Chalk one up to the activists.
BHP Billiton, the world’s biggest mining company by stock market value, has said it has decided to offload its US shale oil operations and is “actively” looking at exit options.
The announcement represents a victory for Elliott Advisors, the hard-driving activist fund that for months has been campaigning for a shake-up at BHP Billiton, recently raising its stake in the company known as ‘The Big Australian’ to 5%.
Among its demands was a call for BHP to sell its US shale operations on the grounds that there were little synergies with the company’s other mining assets. It also claimed that the assets were a drag on BHP’s share price.
When Elliott began waging its campaign, BHP rejected the call, arguing that the US shale business remained core to its strategy and had “potential to create significant long term vale at high returns”.
It added that the business was worth more to shareholders than it would be if it were spun off as a separate company and said offloading it would deprive shareholders of any upside to the US shale industry.
Now, though, BHP Billiton is telling a different story although Andrew Mackenzie, the chief executive, insisted investors would need to be patient.
Make no mistake, this is an immensely significant victory.
While activist investors are not new, Elliott’s campaign against BHP Billiton raised eyebrows due to the sheer size of the company it was targeting and the size of the investment it had to make to get BHP’s attention.
BHP was also able to count on the support of the Australian government as it sought to repel Elliott and it is perhaps significant that BHP has only given way on one of the activist’s demands.
The US firm’s demand that it simplify its current company structure under which it has separate London and Sydney-listed entities, which so angered Australia’s politicians, remains off the table.
Yet many chairmen and chief executives, when confronted by activists, will now tread a little more warily.
BHP Billiton is one of the biggest operators in the US shale industry.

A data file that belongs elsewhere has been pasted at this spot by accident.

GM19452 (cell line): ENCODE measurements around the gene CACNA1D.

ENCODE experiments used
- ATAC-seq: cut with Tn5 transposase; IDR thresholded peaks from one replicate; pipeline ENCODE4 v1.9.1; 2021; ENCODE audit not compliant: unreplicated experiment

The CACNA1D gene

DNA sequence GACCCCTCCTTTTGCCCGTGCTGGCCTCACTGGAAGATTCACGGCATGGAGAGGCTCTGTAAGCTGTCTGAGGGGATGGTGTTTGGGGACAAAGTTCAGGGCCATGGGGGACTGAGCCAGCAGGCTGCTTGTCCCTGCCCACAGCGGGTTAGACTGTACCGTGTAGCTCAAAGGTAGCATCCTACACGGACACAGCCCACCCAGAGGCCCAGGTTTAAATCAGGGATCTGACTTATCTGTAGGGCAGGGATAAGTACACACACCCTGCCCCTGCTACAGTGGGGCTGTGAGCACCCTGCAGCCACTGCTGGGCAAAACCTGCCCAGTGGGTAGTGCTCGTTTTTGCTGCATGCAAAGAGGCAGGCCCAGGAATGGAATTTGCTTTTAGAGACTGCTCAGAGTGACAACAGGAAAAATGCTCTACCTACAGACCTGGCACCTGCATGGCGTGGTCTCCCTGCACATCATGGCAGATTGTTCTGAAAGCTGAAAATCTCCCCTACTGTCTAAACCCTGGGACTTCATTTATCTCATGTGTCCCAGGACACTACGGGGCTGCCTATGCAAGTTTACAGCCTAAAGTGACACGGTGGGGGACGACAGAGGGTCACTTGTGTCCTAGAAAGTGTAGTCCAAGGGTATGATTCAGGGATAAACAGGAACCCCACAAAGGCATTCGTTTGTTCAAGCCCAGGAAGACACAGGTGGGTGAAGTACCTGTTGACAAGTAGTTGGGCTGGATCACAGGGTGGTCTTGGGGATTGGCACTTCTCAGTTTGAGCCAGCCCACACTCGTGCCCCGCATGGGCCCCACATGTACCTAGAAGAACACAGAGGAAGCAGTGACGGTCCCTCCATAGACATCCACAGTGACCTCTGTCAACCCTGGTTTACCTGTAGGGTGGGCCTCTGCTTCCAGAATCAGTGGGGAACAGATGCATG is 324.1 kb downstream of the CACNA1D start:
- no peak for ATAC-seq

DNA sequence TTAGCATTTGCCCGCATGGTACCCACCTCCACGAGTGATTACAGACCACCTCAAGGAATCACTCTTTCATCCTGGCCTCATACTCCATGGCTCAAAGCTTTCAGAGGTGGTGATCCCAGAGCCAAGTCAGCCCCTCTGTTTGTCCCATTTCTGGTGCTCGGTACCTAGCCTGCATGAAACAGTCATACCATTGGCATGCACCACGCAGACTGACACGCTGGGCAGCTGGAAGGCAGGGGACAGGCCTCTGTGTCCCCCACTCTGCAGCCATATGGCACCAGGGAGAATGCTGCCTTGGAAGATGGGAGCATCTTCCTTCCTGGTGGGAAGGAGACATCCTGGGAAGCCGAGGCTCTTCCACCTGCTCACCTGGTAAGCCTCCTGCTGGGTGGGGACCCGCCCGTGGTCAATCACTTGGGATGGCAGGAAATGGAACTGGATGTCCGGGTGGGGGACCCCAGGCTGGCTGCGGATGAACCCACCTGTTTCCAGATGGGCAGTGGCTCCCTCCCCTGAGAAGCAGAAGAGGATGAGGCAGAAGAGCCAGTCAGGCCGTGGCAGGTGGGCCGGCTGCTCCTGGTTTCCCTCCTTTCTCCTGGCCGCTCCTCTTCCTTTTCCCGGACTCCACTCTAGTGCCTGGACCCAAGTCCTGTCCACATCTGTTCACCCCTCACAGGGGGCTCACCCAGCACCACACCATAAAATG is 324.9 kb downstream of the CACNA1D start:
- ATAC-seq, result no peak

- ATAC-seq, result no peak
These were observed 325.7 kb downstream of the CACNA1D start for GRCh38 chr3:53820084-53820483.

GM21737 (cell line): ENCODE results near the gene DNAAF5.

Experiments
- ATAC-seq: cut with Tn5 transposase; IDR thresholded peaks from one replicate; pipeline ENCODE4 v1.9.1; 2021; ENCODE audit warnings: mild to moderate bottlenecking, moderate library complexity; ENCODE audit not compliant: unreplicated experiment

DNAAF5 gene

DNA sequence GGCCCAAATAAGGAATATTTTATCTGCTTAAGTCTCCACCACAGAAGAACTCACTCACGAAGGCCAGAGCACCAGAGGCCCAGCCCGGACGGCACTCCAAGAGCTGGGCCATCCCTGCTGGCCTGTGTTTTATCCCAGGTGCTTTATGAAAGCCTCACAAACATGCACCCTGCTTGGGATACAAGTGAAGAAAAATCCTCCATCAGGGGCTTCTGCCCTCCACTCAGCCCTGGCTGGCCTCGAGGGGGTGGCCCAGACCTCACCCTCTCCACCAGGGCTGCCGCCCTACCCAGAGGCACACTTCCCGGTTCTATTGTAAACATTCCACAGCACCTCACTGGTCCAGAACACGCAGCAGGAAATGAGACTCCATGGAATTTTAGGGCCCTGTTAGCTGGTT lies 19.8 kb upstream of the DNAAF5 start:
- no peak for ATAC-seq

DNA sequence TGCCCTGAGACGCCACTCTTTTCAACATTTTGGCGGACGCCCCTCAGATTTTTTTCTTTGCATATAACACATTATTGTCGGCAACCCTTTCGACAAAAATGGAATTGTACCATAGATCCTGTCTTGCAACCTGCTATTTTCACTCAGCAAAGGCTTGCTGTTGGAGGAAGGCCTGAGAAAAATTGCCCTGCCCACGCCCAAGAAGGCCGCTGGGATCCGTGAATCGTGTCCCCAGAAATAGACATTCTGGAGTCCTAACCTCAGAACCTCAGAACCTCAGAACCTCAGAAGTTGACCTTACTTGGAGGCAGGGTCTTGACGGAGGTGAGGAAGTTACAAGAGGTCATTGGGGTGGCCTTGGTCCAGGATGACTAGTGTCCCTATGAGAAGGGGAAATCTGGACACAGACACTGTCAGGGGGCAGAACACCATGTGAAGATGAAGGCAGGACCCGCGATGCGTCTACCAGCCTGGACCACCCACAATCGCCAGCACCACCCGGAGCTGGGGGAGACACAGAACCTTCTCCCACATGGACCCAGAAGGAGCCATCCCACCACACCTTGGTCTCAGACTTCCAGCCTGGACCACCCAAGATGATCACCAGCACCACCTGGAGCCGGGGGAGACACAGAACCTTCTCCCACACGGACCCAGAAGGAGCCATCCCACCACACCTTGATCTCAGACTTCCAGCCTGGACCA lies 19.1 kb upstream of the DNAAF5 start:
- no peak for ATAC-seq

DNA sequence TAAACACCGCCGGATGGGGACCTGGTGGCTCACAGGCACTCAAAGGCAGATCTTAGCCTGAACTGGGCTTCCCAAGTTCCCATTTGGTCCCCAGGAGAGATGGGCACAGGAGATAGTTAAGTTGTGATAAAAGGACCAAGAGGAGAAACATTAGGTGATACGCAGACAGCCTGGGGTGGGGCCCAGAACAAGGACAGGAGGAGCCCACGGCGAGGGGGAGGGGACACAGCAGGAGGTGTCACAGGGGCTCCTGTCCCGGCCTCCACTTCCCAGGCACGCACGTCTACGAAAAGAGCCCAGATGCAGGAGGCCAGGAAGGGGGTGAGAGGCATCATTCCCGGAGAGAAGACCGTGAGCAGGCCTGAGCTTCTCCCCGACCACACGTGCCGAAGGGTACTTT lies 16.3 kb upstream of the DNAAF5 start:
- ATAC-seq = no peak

It entered the business in 2011 with the acquisition of Petrohawk for $12bn and, in total, is reckoned to have invested some $20bn in its shale operations.
The investments were made a time when the oil price was trading at north of $100 a barrel but, as the oil price has subsequently nose-dived, it has been forced to write an estimated $13bn from the value of the assets.
Jac Nasser, who will step down as chairman at the end of the month, recently told a seminar of investors: “If you had to turn the clock back, and if we knew what we knew today, we wouldn’t do it (buy the shale assets), of course we wouldn’t do it, but go back and put yourself in our position at that time.
“We bought exactly what we thought we were buying, but the timing was way off.”
BHP’s decision to sell its US shale assets have overshadowed some otherwise strong numbers.
Underlying full year profits of $6.7bn, up from $1.2bn last time, were slightly short of expectations.
But investors have been cheered by news that the company, following several years of cost-cutting and careful stewardship of its assets, brought down its debt by $10bn during the last year.
This also enabled it to generate free cash flow of $12.6bn, its second-highest annual level ever and better than it achieved in most of the global mining industry’s boom years, enabling BHP to more than double its dividend.
Investors will be hoping there will be more of the latter to come once the US shale assets are sold.